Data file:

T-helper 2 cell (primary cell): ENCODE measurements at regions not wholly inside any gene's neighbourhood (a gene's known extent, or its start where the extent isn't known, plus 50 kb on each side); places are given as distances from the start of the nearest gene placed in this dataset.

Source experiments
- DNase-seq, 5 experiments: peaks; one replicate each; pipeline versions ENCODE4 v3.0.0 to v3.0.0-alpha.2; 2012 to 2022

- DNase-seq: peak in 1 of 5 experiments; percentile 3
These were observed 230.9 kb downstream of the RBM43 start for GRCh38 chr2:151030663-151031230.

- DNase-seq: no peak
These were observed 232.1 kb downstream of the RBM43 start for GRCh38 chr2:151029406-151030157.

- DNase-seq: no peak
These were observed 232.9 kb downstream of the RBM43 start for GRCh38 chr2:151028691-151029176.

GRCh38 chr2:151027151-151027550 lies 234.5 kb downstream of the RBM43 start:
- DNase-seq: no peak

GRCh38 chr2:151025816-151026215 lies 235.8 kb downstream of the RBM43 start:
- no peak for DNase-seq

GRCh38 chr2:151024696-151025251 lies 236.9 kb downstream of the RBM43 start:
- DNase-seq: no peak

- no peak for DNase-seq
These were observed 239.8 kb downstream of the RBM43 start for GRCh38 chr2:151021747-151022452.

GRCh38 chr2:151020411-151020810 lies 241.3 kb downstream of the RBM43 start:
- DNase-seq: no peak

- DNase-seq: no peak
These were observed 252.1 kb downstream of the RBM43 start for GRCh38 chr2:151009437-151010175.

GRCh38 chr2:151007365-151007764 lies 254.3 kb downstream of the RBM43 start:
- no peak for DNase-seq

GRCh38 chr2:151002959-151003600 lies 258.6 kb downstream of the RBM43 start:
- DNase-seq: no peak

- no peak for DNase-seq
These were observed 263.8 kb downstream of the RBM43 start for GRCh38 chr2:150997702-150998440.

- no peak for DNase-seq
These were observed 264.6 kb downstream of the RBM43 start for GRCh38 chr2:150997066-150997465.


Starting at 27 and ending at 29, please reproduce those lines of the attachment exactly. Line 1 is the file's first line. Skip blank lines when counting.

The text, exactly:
These were observed 263.8 kb downstream of the RBM43 start for GRCh38 chr2:150997702-150998440.

- no peak for DNase-seq
These were observed 264.6 kb downstream of the RBM43 start for GRCh38 chr2:150997066-150997465.